Fun, conservation, art and education at Dawyck for 2020
Cicerbita alpina (Bob Dewar)
While stormy weather has heralded the start of season for Dawyck Botanic Garden, near Stobo, in the Scottish Borders, the coming months offer a dazzling array of events, exhibitions and conservation highlights.
Dawyck is traditionally a key place to visit for the Scottish Snowdrop Festival and this year is no exception with swathes of Galanthus lining the banks of the Scrape Burn, to the delight of all who love the tiny early spring favourite.
In the coming months, a myriad of new plants will be absorbed into the landscape. Notable arrivals include conservation conifers, collected during fieldwork in Nepal. Also new is a collection of Cicerbita alpina (alpine blue-sow-thistle). Now restricted to just five hard to reach sites in the Cairngorms, this delicate species is part of conservation efforts by Dawyck’s parent organisation, the Royal Botanic Garden Edinburgh (RBGE).
The species is part of RBGE’s commitment to the Global Strategy for Plant Conservation, Target 8, to research and conserve native flora. RBGE is working in collaboration with Scottish Natural Heritage and landowners counting and monitoring remnant populations. Scientists and horticulturists work together, collecting leaves for genetic analyses and growing plants at RBGE’s Nursery for research and conservation translocations back into their natural environment.
Back In the warmth of Dawyck Visitor Centre, the Studio exhibition programme starts in style with Catching Shadows - and garden images. Running until Sunday, April 12, this new exhibition reflects how artist Janet Bone is inspired by shadows. She cuts stencils from both plant and origami shadows to make works on paper and cloth using mixed media.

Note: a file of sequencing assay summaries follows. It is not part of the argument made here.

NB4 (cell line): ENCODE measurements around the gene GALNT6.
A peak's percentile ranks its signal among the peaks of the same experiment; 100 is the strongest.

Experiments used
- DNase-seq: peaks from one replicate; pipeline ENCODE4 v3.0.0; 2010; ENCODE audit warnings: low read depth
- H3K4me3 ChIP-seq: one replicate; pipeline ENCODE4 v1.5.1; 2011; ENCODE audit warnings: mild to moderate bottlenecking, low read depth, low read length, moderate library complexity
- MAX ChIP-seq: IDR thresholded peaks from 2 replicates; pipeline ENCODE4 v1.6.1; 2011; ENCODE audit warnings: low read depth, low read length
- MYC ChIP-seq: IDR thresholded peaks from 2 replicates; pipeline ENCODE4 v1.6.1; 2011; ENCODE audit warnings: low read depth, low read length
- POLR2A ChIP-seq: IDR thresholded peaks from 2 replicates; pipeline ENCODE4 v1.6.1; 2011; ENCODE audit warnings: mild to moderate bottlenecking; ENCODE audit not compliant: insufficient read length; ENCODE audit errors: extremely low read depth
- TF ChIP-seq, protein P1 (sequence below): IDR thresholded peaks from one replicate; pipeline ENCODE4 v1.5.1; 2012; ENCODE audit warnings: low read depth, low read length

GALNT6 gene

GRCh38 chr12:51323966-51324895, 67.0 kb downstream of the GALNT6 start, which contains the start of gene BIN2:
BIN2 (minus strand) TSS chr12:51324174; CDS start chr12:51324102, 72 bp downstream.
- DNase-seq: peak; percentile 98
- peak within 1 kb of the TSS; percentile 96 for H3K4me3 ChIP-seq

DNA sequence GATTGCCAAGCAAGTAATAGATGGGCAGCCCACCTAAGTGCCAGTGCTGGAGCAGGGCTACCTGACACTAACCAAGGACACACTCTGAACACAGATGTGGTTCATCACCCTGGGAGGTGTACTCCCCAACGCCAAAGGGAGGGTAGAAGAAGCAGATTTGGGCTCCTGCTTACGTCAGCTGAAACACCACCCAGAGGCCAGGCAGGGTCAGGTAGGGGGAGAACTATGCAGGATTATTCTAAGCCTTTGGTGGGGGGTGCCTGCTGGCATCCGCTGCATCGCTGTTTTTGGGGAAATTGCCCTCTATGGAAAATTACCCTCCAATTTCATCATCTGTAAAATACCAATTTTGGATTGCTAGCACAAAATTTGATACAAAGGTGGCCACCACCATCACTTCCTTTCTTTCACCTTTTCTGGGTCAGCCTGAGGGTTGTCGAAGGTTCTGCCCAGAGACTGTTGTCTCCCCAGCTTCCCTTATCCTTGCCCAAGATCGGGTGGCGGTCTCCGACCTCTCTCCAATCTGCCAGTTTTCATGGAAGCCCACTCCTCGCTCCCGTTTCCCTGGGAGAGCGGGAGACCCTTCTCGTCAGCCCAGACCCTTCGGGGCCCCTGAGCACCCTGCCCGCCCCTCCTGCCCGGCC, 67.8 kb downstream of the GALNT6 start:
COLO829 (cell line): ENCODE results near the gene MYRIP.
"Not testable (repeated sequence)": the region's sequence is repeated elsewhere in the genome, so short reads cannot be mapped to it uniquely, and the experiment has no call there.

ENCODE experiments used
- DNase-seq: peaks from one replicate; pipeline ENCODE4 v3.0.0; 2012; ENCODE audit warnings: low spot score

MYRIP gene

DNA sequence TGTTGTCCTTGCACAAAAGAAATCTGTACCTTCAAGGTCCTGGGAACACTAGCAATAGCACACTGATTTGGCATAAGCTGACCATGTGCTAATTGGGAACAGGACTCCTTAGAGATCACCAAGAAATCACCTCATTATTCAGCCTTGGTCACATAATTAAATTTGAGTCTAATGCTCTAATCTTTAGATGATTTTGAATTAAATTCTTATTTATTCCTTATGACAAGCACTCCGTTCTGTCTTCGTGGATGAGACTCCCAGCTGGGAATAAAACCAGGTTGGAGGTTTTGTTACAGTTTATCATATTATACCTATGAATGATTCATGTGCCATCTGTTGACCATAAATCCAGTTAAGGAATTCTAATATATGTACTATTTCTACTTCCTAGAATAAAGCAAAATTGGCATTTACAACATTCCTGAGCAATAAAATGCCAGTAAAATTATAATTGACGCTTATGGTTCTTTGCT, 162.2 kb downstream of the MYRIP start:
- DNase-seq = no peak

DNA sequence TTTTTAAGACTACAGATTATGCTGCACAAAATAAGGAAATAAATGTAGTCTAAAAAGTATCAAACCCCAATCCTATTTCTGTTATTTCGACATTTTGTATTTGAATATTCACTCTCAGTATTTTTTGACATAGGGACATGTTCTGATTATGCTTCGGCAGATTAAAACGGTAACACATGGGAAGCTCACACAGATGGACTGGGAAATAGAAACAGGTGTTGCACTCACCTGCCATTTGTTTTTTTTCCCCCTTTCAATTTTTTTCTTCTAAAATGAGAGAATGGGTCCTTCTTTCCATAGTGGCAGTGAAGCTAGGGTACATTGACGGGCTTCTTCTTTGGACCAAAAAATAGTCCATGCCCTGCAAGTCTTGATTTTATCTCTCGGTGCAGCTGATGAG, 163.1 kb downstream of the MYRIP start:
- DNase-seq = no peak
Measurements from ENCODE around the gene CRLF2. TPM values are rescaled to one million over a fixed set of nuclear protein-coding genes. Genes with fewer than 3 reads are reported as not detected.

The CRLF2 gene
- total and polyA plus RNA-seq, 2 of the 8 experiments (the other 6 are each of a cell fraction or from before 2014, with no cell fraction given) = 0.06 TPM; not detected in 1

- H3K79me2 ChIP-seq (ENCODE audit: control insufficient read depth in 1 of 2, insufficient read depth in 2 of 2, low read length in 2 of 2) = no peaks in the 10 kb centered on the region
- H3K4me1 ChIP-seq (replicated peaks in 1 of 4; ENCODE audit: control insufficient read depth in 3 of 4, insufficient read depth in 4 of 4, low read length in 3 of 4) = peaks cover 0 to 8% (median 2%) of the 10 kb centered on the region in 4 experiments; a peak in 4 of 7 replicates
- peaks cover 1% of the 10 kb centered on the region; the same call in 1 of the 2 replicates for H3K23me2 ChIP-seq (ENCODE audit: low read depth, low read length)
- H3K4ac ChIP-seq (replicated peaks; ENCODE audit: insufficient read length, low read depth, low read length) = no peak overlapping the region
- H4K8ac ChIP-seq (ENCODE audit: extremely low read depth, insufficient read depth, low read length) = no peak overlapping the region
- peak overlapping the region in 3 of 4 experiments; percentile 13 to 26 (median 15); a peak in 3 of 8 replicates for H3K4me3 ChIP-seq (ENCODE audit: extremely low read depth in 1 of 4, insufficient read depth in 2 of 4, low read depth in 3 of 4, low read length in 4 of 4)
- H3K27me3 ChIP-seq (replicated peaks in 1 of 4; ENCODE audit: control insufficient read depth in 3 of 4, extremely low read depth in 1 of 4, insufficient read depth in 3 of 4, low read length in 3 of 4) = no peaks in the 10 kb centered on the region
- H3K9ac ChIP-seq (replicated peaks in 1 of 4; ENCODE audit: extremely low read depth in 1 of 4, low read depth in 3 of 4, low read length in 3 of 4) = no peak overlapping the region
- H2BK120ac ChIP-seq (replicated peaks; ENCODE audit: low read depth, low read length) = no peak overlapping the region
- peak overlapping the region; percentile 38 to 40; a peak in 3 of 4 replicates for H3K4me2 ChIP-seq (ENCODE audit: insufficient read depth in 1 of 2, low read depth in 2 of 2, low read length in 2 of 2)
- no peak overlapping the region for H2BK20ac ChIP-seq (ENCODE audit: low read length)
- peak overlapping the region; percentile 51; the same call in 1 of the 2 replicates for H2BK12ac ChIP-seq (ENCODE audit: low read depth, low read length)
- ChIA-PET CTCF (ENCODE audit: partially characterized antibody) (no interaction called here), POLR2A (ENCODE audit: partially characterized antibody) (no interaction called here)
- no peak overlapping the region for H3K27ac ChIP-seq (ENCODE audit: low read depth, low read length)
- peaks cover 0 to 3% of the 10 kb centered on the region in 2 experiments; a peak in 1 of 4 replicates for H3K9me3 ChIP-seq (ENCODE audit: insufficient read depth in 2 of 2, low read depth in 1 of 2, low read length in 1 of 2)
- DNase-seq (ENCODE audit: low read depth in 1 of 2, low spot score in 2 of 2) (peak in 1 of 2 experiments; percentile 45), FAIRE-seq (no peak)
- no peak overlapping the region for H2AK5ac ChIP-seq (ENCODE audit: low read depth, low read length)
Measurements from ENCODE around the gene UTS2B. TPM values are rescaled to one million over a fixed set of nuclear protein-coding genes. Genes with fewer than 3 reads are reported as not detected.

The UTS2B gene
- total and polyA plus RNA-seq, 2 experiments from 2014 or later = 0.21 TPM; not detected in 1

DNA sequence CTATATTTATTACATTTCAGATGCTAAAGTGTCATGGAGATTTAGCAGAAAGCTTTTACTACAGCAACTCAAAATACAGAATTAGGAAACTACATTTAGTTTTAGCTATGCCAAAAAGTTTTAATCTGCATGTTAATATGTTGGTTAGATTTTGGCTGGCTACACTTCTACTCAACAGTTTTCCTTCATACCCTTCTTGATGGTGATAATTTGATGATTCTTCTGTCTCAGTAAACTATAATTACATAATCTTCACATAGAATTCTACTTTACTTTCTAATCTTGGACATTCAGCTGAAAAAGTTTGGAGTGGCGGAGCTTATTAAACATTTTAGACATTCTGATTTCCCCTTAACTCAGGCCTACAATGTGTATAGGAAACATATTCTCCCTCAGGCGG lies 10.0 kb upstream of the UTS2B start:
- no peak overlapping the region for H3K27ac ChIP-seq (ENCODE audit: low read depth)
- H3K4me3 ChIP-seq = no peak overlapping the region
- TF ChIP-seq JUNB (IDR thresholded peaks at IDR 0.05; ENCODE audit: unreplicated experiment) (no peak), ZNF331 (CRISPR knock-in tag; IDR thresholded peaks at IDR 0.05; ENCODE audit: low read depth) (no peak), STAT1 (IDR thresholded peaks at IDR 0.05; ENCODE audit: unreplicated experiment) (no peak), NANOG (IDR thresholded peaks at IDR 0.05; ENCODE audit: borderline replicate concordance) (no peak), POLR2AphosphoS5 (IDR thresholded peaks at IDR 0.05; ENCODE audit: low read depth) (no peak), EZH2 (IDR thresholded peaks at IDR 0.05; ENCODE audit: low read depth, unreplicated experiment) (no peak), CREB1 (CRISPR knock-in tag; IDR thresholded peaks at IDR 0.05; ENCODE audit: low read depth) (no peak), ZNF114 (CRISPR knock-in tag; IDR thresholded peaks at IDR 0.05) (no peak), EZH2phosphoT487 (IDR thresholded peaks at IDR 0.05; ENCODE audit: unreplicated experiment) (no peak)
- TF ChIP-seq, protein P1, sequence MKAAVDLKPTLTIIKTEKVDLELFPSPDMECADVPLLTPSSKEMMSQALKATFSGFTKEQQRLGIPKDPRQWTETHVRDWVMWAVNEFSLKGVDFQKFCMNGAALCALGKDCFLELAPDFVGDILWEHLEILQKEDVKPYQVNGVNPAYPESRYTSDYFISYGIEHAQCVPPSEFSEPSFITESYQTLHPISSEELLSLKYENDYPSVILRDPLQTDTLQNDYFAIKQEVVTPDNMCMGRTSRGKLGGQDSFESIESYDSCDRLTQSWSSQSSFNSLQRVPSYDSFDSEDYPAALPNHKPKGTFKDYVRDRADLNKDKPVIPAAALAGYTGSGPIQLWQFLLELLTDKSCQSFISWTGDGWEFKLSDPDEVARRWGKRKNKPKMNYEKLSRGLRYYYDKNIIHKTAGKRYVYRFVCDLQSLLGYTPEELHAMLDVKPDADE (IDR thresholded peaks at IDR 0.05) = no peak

Also new to the Visitor Centre is M&J Catering. With a fresh menu, Maureen Thornborrow and Jillian Sneddon bring new dishes to the table and retain many old favourites. As well as a range of snacks and light lunches, traditional afternoon teas are now bookable for the weekends.
In the coming months, as the Garden transforms with displays of rhododendrons, Himalayan blue poppies and countless more seasonal delights, there will be more events for all ages. From April 6, visitors will be invited to undertake a self-guided art trail adventure, discovering pieces of a fragmented puzzle created and displayed in the landscape by artist Anne Gilchrist. A Puzzle in the Garden is a self-guided art trail which offers itself as a walking experience of discovery and blending in with nature
Also in April, RBGE Herbaceous Supervisor Kirsty Wilson will be at Dawyck to offer tips in growing and planting out a variety plants and, in August, conservation horticulturist Martine Borge will be on hand to explain the work being undertaken to conserve Cicerbita alpina. Other activities range from plant sales and yoga to workshops. Local school children will, again, get special insight into our relationship with the environment in the annual Schools Week, sponsored by Players of People’s Postcode Lottery, and there is also a special birthday party celebrating the 350th anniversary of the Royal Botanic Garden Edinburgh: from a small plots, the size of a tennis court, near the Palace of Holyroodhouse, to a world-leading centre of excellence across four Gardens around Scotland, working in more than 35 countries.
For further information or images, please contact Shauna Hay on 0131 248 2900/07824529028.
Dawyck Botanic Garden, Stobo, near Peebles, in the Scottish Borders, is part of the Royal Botanic Garden Edinburgh (RBGE). It was the first Garden in the country to be recognised by VisitScotland of 5-star status and is the first carbon-neutral Garden in the UK It is open to the public daily from February 1 to November 30.
The Royal Botanic Garden Edinburgh (RBGE) is a leading international research organisation delivering knowledge, education and plant conservation action around the world. In Scotland its four Gardens at Edinburgh, Benmore, Dawyck and Logan attract nearly a million visitors each year. It operates as a Non Departmental Public Body established under the National Heritage (Scotland) Act 1985, principally funded by the Scottish Government. It is also a registered charity, managed by a Board of Trustees appointed by Ministers. Its mission is “To explore, conserve and explain the world of plants for a better future.”
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